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Self-compacting concretes segregation mechanisms - Experimental study of granular interactions

Abstract : Self-compacting concretes (SCC) have a high flowability and can be placed into formwork without vibration. However, due to their high deformability, they are liable to segregate. Segregation corresponds to the loss of homogeneity between both the granular and the suspending phases. Segregation is referred to as "static segregation" when it occurs after fresh concrete has been poured into formworks, and as "dynamic segregation" when it occurs during placing. SCC must be stable to ensure the homogeneity of the mechanical strength of the final structure and its durability. SCC mix design often consists in finding a good compromise between contradictory features, i.e. high fluidity and stability. Improving the control and the complete characterisation of the rheological behaviour of fresh SCC is required to study and better understand the basic phenomena at the origin of "static" segregation. More knowledge is needed to develop new tests to estimate the segregation risk of SCC. The stability of an isolated particle immersed in a suspending phase characterised by its shear yield stress, has been studied. The initiation of segregation essentially depends on both the size and specific gravity of the coarse aggregate and on the shear yield stress of the suspending matrix. However, avoiding segregation is also a matter of granular skeleton features. A new testing apparatus has been developed to bring to display and study the interactions between coarse aggregates. This apparatus enables to measure the resisting force of a granular lattice made of spherical particles of the same diameter, immersed in a suspending phase. By comparing tests performed on both lattice and elementary particle, the interactions between particles can be quantified and taken into account in the description of segregation mechanisms. Several tests have been performed by varying the composition of the suspending phase and the lattice characteristics. Group effects are positive as far as they enhance the stability of fresh SCC. However, they depend on the solid fraction of coarse aggregates. A new stability constant can be defined to describe the segregation mechanisms. Besides, an experimental study has been carried out on concrete to illustrate the possible repercussions on SCC mix design.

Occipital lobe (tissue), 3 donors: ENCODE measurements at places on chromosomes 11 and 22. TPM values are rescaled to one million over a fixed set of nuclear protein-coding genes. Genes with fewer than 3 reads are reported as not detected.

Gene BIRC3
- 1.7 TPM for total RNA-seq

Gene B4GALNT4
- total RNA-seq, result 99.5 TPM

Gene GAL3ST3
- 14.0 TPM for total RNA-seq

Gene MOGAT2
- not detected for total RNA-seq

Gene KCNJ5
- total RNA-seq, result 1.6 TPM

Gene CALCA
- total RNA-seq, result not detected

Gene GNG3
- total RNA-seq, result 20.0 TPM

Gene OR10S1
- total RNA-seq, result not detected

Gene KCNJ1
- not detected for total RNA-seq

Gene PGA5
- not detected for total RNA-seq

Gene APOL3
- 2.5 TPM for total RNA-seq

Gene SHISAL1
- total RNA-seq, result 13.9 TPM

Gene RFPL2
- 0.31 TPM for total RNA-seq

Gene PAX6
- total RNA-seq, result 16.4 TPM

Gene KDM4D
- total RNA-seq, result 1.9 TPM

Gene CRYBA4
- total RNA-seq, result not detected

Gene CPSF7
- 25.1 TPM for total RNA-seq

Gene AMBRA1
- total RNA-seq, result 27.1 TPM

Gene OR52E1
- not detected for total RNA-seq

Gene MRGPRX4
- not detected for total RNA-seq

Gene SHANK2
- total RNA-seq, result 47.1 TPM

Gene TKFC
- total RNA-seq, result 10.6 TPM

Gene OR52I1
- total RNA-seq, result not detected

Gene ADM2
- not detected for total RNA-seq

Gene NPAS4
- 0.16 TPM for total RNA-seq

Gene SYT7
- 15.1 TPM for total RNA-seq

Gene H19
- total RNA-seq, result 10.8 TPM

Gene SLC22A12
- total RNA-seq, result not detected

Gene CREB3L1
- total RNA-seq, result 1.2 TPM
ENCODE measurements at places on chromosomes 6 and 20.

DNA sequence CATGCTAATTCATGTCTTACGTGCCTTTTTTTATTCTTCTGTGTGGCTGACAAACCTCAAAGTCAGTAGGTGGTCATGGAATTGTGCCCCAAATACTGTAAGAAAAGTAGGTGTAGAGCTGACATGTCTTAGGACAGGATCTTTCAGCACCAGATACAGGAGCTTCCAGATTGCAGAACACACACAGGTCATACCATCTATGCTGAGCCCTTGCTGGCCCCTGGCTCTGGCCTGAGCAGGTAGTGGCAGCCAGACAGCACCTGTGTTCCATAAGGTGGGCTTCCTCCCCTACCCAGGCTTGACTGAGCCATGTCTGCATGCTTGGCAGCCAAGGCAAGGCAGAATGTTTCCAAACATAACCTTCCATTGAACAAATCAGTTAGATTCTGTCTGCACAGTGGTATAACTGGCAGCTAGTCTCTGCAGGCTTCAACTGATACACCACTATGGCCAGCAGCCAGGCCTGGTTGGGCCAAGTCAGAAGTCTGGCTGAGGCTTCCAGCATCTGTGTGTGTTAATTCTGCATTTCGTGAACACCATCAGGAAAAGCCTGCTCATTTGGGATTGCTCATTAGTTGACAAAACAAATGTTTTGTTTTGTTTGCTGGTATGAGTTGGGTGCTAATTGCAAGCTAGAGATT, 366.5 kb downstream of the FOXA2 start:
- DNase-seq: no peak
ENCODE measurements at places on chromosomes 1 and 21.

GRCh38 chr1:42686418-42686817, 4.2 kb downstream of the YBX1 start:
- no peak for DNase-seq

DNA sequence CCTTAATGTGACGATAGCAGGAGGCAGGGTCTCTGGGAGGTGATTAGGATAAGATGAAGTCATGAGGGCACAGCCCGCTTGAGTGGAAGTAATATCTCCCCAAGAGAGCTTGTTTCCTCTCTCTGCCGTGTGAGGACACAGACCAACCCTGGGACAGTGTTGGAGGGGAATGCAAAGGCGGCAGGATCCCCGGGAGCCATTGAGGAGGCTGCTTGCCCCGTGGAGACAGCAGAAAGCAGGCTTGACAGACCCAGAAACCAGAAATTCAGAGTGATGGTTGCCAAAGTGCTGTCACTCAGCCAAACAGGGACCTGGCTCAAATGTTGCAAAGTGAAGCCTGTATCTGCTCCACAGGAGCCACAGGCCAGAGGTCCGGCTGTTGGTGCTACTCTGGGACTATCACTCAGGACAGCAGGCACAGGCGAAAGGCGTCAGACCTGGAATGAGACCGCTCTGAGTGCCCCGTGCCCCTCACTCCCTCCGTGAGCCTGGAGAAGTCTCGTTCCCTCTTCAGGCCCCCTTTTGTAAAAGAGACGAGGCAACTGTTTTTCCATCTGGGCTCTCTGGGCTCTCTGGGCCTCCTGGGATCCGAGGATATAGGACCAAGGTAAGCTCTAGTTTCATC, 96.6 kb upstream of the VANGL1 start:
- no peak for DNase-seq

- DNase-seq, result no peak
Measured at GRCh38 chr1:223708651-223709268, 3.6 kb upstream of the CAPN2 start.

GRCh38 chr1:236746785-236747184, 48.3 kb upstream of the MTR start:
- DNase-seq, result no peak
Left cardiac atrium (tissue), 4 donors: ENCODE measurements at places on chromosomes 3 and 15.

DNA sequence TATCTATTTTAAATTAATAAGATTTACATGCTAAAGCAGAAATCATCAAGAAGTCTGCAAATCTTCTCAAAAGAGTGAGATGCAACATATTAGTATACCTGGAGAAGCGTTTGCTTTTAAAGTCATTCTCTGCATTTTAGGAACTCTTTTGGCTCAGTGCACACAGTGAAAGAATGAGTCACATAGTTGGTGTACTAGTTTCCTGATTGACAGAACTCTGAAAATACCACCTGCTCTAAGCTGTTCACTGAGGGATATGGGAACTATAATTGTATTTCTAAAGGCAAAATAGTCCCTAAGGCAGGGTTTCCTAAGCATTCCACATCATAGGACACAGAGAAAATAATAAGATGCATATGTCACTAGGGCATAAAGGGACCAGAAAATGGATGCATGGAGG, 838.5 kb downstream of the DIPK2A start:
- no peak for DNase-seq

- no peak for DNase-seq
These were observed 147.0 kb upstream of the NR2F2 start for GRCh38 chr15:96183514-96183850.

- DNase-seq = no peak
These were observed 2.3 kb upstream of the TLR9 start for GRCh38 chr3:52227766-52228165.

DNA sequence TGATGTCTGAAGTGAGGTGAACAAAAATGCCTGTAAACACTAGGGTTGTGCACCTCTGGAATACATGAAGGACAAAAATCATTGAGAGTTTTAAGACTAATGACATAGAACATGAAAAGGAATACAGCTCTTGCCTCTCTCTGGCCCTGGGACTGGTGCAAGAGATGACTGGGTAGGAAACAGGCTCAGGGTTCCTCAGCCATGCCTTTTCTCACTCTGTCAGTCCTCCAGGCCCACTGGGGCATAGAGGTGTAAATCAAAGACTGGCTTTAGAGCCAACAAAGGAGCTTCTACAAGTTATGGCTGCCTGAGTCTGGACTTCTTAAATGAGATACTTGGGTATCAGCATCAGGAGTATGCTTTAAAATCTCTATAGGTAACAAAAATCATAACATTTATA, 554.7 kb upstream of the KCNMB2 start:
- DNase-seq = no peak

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Submitted on : Monday, June 19, 2006 - 8:00:00 AM
Last modification on : Monday, June 19, 2006 - 8:00:00 AM
Long-term archiving on: : Thursday, September 30, 2010 - 7:26:33 PM

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Sandrine Bethmont. Self-compacting concretes segregation mechanisms - Experimental study of granular interactions. Engineering Sciences [physics]. Ecole des Ponts ParisTech, 2005. English. ⟨pastel-00001809⟩

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